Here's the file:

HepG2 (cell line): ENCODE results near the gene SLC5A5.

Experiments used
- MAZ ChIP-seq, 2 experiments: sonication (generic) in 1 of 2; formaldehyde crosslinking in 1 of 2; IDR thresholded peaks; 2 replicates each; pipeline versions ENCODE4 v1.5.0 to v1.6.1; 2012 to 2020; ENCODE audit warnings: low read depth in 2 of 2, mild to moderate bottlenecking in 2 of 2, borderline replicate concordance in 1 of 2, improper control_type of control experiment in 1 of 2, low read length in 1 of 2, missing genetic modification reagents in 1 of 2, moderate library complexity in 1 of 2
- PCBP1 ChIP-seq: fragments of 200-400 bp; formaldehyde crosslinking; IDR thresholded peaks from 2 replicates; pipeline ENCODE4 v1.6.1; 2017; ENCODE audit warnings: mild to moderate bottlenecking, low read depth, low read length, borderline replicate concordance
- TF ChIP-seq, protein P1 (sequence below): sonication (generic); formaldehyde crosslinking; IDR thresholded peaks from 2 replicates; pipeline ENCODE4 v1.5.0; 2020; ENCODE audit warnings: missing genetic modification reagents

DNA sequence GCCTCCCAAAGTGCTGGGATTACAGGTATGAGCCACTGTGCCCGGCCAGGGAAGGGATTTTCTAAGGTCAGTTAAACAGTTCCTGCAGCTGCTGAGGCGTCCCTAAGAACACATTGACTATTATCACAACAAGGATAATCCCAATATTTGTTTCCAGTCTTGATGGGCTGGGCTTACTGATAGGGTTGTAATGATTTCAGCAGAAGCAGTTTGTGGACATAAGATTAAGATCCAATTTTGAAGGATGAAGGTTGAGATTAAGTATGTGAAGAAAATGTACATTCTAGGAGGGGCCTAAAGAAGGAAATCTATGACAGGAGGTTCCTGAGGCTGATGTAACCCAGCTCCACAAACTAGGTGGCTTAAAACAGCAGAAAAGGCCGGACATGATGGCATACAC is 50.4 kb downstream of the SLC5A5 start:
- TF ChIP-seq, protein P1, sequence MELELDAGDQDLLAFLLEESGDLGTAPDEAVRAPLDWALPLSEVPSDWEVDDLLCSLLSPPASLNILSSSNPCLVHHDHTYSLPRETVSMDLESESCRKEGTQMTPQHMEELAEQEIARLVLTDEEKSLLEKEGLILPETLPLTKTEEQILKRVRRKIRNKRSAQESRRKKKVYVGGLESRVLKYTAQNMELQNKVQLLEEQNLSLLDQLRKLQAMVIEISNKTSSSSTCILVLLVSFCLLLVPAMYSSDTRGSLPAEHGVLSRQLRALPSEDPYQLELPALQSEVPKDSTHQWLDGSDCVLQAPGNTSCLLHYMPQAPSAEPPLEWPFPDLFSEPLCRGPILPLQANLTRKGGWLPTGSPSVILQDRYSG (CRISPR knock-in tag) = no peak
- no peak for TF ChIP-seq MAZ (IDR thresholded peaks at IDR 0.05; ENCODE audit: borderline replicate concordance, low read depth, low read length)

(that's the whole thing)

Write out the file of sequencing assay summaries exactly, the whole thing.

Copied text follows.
HepG2 (cell line): ENCODE results near the gene SLC5A5.

Experiments used
- MAZ ChIP-seq, 2 experiments: sonication (generic) in 1 of 2; formaldehyde crosslinking in 1 of 2; IDR thresholded peaks; 2 replicates each; pipeline versions ENCODE4 v1.5.0 to v1.6.1; 2012 to 2020; ENCODE audit warnings: low read depth in 2 of 2, mild to moderate bottlenecking in 2 of 2, borderline replicate concordance in 1 of 2, improper control_type of control experiment in 1 of 2, low read length in 1 of 2, missing genetic modification reagents in 1 of 2, moderate library complexity in 1 of 2
- PCBP1 ChIP-seq: fragments of 200-400 bp; formaldehyde crosslinking; IDR thresholded peaks from 2 replicates; pipeline ENCODE4 v1.6.1; 2017; ENCODE audit warnings: mild to moderate bottlenecking, low read depth, low read length, borderline replicate concordance
- TF ChIP-seq, protein P1 (sequence below): sonication (generic); formaldehyde crosslinking; IDR thresholded peaks from 2 replicates; pipeline ENCODE4 v1.5.0; 2020; ENCODE audit warnings: missing genetic modification reagents

DNA sequence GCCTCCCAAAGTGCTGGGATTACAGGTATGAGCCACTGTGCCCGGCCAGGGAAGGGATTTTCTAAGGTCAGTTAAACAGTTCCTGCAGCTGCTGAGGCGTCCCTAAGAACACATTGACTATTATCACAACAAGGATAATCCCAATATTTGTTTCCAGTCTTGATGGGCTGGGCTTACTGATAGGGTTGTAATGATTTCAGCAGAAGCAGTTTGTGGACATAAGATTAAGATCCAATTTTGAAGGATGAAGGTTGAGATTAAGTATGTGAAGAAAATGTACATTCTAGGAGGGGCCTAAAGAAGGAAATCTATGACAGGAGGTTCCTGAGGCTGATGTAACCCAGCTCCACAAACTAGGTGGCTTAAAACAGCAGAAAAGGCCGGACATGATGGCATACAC is 50.4 kb downstream of the SLC5A5 start:
- TF ChIP-seq, protein P1, sequence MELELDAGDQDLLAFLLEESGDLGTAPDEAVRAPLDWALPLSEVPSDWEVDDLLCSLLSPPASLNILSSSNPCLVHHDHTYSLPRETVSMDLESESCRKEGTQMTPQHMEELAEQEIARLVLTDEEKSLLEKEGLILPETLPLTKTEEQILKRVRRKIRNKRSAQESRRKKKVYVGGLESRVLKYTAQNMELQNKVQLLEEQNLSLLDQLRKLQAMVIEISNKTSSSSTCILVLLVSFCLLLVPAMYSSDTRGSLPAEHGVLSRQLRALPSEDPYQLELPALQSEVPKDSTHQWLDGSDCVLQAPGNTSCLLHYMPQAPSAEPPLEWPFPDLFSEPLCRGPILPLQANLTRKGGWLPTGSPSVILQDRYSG (CRISPR knock-in tag) = no peak
- no peak for TF ChIP-seq MAZ (IDR thresholded peaks at IDR 0.05; ENCODE audit: borderline replicate concordance, low read depth, low read length)